Inov8 Roclite 390 Review

Showing a bit of wear and tear, but so was I after Knoydart.

Out with the old and er, in with the old. Just like my trusty Meindl Burmas, which are now my third pair, the Inov8 Roclite 390GTX boot have also proven themselves worthy of like for like replacement. Spotting the newer version for £70 after the old pair nearly fell apart in Knoydart sealed the deal.

Many early reviews for the original boots seemed to think that they’re not particularly durable and not as supportive as regular boots. I’ve  managed to get just over 700km out of them so far which isn’t bad at all for such a light boot. Whilst the soles remain good, they now need regular waterproofing. While they got damp in Scotland, I think that got through gradually over many days as they still repel water perfectly. They’ll get plenty more use on the hill, as they’ve got a good few hundred kilometres left in them, even if some of the seams on the front are coming loose and are now sealed with Shoe Goo. I reckon they’ll be good up to 1000km or so, but comparing them to a new pair you can clearly see where the tread is beginning to wear down.

With the red soil, you can only be in one place!

The Roclite 390s are essentially an Inov8 running shoe with a high ankle so called as they weigh 390g a boot (in size 8). There’s not much support, which I like, but just enough to make these suitable for most hilly walks. I have used these on scrambles, but it takes some getting used to as you can’t jam your foot under rocks for better grip with these. You’ll certainly try without thinking, but once is usually enough. The Gore Tex liner and the high ankle means that these are suitable for the wettest conditions, the originals performing faultlessly until the proofing failed catastrophically one walk as I’d failed to proof them once up to then. That was after over 300km, so user rather than kit failure.

I tested these straight out of the box on the Welsh 3 Peaks – with no breaking in. I had the old pair as reserve, already shoe-goo’d into submission, but didn’t need them. It was a wet and humid day, and we were walking hard, yet my feet remained dry as expected even if I was wearing thicker than intended socks. Subsequently, they did the job on a 35km backpack, again in the Brecon Beacons along with a significant yomp to finish. This could have been tough on the feet, but as these boots are light, comfortable and not overly warm, my feet hardly felt the distance.

There are new thinner laces, which I don’t particularly like the feel of. As they’re very thin, the it feels like you’re trying to knot cheese wire. I can cope with that though as it’s one of those things that keeps the weight down, but I can’t see how you’d go about replacing these if they did break as the loops for the laces are cloth and built only for the narrow laces (check if they sell laces). They’re also textured in order to prevent them coming undone.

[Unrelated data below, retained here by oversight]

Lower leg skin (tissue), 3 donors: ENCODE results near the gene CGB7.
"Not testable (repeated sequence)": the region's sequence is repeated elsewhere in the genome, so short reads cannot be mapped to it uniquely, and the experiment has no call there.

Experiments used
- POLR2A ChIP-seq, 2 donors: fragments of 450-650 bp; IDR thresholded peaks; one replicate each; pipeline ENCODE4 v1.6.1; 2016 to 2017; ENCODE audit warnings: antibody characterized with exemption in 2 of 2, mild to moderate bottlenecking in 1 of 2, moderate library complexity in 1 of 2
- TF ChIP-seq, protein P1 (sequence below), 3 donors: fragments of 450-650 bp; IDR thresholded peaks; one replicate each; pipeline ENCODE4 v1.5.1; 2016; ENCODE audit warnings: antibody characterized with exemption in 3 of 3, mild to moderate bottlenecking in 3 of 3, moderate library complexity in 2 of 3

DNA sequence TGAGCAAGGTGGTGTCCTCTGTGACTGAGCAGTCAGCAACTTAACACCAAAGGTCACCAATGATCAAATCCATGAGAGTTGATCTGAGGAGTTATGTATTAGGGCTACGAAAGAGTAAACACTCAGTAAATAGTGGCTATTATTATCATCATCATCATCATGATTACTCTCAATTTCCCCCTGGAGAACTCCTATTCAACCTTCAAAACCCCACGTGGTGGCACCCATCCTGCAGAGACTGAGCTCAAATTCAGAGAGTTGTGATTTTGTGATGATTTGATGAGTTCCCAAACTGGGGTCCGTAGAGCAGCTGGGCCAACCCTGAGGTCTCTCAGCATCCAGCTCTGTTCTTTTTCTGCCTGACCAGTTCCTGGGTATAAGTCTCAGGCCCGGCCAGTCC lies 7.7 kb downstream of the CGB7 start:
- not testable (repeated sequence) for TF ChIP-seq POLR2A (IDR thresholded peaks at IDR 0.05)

The durability of these is perfectly acceptable for such a lightweight boot, especially considering the sheer abuse these have been given from Yr Wyddfa to Anglesey and on to Knoydart. If you used them on less rough walks, they may just give you a bit more use. At the full price, these boots are rather expensive for the distance you get, but at a discount they work out as an economical option even if you only get 750km out of them. That’s half the distance I’d expect to get from a pair of leather boots, so they need to be priced at around half the price of good boots to be worth it. As that’s around £90, I think I’ve done rather well to get them for £70.

Also useful as a coffee filter stand.

Overall, the Inov8 Roclite 390s are a great choice if you’re after a lightweight boot rather than a traditional and heavy leather ones. There are lighter boots available, such as the Inov8 Roclite 288, but that’s at the expense of some protection. These seem to occupy the middle ground, with the protection being just enough for rough mountain walking whilst keeping the boot wonderfully light. You can also run in these, making them more versatile. While a shoe might be even more minimal, these at least give you some chance of keeping those feet dry which I find essential on longer or multi-day trips in order to stave off those blisters.

 

Dave Roberts

Dave Roberts founded Walk Eryri in 2004, with the aim of providing routes that are off the beaten track. Walk Eryri is now part of Mud and Routes which continues to provide more off beat routes and walks in Snowdonia and beyond. Dave has been exploring the hills of Eryri for over thirty years, and is a qualified Mountain Leader.
Dave also established Walk up Snowdon, Walk up Scafell Pike and Walk up Ben Nevis just to mention a few.

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